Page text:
This guy is truly amazing, but this is movie stuff, not real, and not Wing Chun.

But this is not just a Wing Chun problem.

Any Martial Art that teaches their students how to defend is not teaching them how to fight.

This should be obvious.

It teaches them how to defend because they are being attacked and not because they are involved in a toe-to-toe duel.

It teaches them how to escape violent situations.

Self-defence is not fighting.

In a fight, both sides attack, and attack, and attack.

Watch some tournament fights, no one wins a fight by defending.

This is not all doom and gloom, we just need to understand what we are trying to achieve.

There is a different mindset/attitude between fighting and escaping and it is a mindset/attitude that we unconsciously slip into and not one we consciously choose.

Fighting is two people exchanging blows, this is not what happens in an attack, and it is not what we hope to achieve in a counterattack.

In a violent encounter, which is the scenario that Wing Chun trains for, we are attacked, and our response is initially more in line with sheltering from a storm than defending…

…and then we find a way to turn the tide and unleash our own storm.

There is no exchanging punches, no looking for weakness’, no ducking and weaving, no feinting, and no concern about putting ourselves in a weak position, all hallmarks of fighting.

It is all or nothing and then home.

It is really, really important to think about this, to talk to fellow students to see their thinking on this, especially friends that have experience with combat sports.

Ask your Sifu when, if ever, he has used his Wing Chun, what was the situation?

I have used my Wing Chun on more than one occasion.

And none of them were fights.

If we do not understand when and where we will need the training, how can we make it work?

I will go into this deeper in a future post, meantime, think about this…

It is not the shapes or the moves that define a style.







How we train and what we train is not Wing Chun. Wing Chun is just a tin of tomatoes.

If, as I contend, there is only one body, only one shape and only one movement in Wing Chun, then it makes sense that there is also only one post.

This post is only 18 months old but I would warrant that you have all forgotten it.

Luckily, or perhaps not, I have not.


The most valuable thing we can do at this time is to spend some time sorting out what it is we think we are doing.

What it is we want to do.

And find a way to get there.

Going into this post there are three things that I want you to take away from it for future reference.

They are more what the recently departed Edward de Bono would call a ‘provocation’ than information.

First off: In 47 B.C.E. Gaius Julius Ceasar, after a swift victory against Pharnaces II at the Battle of Zela, reported to the Roman Senate the words Veni; Vedi; Vici. I came, I saw, I conquered.

Considering that he was ‘greatly’ outnumbered he would have been more accurate to say Veni; Vidi; et bonam fortunam, I came, I saw, I got lucky.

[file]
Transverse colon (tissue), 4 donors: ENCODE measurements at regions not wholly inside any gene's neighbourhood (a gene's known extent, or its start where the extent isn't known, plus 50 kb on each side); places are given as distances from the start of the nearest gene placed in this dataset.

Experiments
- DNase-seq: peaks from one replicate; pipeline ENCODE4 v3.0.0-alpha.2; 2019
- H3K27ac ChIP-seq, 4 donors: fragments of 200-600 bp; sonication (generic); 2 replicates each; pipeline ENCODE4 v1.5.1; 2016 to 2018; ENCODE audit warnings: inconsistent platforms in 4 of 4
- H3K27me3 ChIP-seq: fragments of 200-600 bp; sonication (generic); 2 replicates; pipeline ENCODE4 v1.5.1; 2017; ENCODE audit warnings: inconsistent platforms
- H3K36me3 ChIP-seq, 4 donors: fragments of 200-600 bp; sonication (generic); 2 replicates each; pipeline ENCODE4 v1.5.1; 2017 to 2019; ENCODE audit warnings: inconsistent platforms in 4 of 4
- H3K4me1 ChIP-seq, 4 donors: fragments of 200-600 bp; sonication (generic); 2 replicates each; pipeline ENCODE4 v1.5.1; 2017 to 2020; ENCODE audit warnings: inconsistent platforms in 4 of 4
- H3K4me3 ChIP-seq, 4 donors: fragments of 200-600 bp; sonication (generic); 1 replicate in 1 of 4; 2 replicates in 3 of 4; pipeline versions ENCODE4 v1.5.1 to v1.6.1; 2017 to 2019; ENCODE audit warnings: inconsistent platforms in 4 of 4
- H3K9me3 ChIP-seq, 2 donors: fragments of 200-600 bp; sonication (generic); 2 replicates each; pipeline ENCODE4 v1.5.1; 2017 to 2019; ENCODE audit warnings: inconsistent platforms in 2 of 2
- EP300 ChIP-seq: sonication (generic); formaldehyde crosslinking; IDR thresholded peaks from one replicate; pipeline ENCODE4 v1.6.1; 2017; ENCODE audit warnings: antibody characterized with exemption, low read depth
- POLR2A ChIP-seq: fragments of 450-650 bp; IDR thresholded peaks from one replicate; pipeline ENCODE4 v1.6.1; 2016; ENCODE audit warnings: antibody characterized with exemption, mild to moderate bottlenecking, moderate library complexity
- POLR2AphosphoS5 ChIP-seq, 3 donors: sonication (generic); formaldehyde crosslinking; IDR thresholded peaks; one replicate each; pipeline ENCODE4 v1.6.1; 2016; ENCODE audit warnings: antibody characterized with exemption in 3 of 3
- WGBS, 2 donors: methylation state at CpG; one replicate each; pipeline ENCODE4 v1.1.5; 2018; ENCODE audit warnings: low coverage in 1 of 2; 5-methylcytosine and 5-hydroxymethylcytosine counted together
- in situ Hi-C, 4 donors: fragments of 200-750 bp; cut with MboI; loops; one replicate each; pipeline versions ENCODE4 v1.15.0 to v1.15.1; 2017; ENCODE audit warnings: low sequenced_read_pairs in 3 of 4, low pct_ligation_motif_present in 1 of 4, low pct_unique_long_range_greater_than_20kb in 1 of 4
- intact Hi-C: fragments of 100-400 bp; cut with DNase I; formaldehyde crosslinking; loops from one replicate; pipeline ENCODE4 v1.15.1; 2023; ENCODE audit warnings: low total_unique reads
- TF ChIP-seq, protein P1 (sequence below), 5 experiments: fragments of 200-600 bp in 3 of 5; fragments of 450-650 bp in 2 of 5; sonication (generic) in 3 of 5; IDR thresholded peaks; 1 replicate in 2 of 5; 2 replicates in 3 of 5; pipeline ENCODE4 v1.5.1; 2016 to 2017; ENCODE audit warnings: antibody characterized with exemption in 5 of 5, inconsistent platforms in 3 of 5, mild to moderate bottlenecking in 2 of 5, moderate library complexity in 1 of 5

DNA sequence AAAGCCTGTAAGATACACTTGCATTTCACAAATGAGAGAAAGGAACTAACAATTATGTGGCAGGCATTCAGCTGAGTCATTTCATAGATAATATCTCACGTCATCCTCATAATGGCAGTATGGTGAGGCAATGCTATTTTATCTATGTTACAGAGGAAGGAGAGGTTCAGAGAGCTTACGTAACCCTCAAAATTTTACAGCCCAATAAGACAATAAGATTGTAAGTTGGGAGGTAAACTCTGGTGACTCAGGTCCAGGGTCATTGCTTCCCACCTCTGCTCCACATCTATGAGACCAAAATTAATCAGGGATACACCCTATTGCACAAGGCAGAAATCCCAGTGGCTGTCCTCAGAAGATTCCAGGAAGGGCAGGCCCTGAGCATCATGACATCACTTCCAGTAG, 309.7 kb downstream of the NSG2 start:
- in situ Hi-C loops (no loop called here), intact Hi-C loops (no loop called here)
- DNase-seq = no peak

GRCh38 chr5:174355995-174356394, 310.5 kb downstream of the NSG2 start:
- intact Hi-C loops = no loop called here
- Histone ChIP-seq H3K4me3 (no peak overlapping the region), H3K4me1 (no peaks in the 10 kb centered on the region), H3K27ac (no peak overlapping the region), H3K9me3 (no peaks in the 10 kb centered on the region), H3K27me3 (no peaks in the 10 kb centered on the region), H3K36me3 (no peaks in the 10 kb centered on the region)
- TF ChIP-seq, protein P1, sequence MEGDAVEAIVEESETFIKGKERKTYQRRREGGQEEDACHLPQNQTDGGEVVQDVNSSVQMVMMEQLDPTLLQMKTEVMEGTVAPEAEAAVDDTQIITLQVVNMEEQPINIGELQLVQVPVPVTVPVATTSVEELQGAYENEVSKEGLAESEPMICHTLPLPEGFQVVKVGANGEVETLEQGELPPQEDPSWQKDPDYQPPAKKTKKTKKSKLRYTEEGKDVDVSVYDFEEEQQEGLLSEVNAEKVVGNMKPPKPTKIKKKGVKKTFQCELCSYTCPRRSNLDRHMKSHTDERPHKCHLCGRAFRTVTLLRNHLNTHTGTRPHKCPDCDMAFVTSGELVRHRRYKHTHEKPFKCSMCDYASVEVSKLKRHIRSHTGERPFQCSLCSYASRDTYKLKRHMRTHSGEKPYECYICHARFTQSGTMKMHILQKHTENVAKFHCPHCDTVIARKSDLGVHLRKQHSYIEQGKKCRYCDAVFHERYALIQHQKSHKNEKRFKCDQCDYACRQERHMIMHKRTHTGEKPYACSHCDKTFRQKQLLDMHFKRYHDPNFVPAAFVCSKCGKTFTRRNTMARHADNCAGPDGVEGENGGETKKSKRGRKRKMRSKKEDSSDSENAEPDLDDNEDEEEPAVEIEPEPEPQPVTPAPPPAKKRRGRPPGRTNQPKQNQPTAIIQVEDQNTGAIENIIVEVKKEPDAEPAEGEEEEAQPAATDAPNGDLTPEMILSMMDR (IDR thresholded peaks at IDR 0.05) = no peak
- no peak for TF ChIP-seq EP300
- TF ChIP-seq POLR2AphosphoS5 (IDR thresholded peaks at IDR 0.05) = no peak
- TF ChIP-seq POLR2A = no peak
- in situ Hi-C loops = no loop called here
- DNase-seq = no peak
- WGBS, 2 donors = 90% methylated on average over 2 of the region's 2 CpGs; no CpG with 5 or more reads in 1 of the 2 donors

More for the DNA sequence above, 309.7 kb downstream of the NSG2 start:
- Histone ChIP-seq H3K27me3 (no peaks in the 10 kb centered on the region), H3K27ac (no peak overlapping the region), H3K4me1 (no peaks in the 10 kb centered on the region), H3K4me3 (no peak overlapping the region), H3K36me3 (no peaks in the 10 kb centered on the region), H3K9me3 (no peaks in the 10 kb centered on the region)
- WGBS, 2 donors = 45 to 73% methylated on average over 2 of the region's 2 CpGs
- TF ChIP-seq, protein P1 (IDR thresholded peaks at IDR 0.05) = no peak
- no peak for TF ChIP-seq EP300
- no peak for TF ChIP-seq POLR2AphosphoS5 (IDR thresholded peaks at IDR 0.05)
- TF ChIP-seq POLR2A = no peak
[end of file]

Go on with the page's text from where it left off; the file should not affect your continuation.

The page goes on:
Secondly: The great S.African golfer Gary Player once hit a seemingly impossible shot from a deep bunker straight into the hole.

As he walked out of the bunker, a spectator shouted, ‘That was a lucky shot, Gary’.

Gary Player turned to the fan and said ‘It sure was and you know what? The more I practise the luckier I get.

Finally: A poem I heard from Spike Milligan…

My Brother Tim had a tomato thrown at him, while tomatoes are soft and wrapped in a skin,
this one was especially packed in a tin.

How we train and what we train is not Wing Chun.
Wing Chun is just a tin of tomatoes.

Hopefully, this will all make sense in the end.

Back in the day, 15 or 20 years ago,I asked my teacher…

‘what is needed to become a Wing Chun Master’?

He said ‘there are no shortcuts or secrets, just turn up to training and pay attention”

Very wise words that have since proven true.

Then he winked, handed me a tin of tomatoes and said ‘don’t leave home without it’.


Something to consider.

If we find ourselves in a violent situation either we did not see it coming,

if we had we would have surely avoided it completely,

or we started it ourselves. 

Think about that.




In a world where too much Wing Chun is not enough, we all gave more.

This Saturday just past turned into a monster training session, the guys were all right up for it and I really felt the vibe.

The training was as the training is, but we all dug deep, so deep that I had way too much video footage.

I have cut the video up into 3 chunks so that you guys can watch one over coffee or what have you, and then tomorrow and the next day.

In a world where too much Wing Chun is not enough, we all gave more.

For tribe members that did not make it Saturday bring it in with you next time you train.

If your plan is to watch one a day then I suggest starting with the last video we shot, “The last 10 minutes” it was more a chat than training but it was tasty.

Most of the training that we improve from takes place between our ears, without it, there is nothing, so train every day.